Market sell-off is a temporary fluke, Wall Street historian says

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Wall Street historian John Steele Gordon on Friday said the market sell-off was nothing compared to its past sell-offs and anticipates that it will be short-lived.

“This will be very short-lived, even in 1987 it went down 22% and it was back up in a year and a half, back up to its previous high. In 1929, it took 25 years to get back up to the old high,” he said.

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Stocks were hit by extreme volatility this week. Investors are concerned about rising inflation, which could result in the Federal Reserve raising interest rates faster than expected in 2018.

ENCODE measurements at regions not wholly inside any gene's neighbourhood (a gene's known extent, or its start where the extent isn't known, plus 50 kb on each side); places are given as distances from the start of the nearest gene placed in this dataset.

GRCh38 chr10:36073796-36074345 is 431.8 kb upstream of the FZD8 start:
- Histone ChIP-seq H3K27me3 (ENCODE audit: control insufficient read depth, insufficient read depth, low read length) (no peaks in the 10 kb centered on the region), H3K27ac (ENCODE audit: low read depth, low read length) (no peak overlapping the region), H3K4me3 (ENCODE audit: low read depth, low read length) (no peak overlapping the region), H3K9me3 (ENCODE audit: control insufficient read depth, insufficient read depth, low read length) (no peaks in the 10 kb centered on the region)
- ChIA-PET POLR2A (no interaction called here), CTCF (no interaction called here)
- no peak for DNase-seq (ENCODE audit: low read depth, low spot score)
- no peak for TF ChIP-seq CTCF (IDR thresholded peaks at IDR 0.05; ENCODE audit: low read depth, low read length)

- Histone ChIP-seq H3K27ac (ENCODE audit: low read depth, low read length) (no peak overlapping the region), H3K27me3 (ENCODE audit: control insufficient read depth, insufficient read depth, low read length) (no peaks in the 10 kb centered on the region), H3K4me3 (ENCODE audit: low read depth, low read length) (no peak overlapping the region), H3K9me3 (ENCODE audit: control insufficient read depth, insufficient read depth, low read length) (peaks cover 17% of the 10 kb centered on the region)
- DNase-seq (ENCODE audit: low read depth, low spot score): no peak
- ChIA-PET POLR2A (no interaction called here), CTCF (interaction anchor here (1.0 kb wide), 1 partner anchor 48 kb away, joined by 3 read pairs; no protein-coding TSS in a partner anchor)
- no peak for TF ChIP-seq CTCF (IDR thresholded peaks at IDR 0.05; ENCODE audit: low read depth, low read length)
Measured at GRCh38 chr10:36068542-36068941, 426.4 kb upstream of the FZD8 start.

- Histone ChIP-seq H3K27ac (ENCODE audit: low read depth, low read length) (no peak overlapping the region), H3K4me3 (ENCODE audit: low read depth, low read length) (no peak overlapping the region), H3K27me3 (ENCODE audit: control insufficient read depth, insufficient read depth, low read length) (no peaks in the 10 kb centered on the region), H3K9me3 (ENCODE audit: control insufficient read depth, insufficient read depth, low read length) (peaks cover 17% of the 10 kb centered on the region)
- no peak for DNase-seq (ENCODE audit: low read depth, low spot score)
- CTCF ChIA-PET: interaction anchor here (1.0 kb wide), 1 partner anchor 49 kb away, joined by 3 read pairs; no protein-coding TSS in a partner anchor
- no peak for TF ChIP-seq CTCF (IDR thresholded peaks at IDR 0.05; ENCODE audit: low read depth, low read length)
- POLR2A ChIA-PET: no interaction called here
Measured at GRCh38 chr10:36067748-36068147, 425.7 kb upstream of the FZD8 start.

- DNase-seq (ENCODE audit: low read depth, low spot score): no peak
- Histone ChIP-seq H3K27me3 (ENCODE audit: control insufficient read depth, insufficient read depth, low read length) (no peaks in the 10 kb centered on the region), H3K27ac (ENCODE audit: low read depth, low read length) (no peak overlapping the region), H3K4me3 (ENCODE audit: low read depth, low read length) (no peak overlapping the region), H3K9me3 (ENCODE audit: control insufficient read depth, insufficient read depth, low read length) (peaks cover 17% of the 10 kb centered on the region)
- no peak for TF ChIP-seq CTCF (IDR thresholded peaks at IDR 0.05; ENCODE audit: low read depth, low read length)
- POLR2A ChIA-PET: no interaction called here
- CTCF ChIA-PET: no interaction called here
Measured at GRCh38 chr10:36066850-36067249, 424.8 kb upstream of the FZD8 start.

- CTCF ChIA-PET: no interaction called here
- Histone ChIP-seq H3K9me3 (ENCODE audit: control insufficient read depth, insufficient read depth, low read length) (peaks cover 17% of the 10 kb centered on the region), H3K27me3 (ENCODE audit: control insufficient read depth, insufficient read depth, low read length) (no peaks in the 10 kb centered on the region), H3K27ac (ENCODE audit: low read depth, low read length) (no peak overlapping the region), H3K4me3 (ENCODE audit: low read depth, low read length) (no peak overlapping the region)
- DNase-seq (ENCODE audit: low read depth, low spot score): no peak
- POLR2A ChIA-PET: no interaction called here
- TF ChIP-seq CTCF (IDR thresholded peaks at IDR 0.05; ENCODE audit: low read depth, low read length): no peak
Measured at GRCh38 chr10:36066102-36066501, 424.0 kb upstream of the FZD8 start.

Though many investors and traders panicked during the recent market sell-off, the Dow has experienced much worse throughout its history. The largest Dow drop in history came in 1987, when it plunged 22.6%, and its second-biggest drop was in 1929 went it fell 12.8%.

The index’s worst day this year came on Monday, when it fell by 4.6%, which was its largest drop since August 2011.

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“The market will always sink with the underlying economy at some point. They can diverge for a while like they did in 1929, but if the economy is strong, the market is always going to be strong in the long-term. The economy is increasingly strong, people are starting to call it things like ‘robust.’ I think this [market sell-off] is a temporary fluke,” he told FOX Business’ David Asman on “After the Bell.”

Gordan said investors shouldn’t fear the current bear market and when possible should jump back in.

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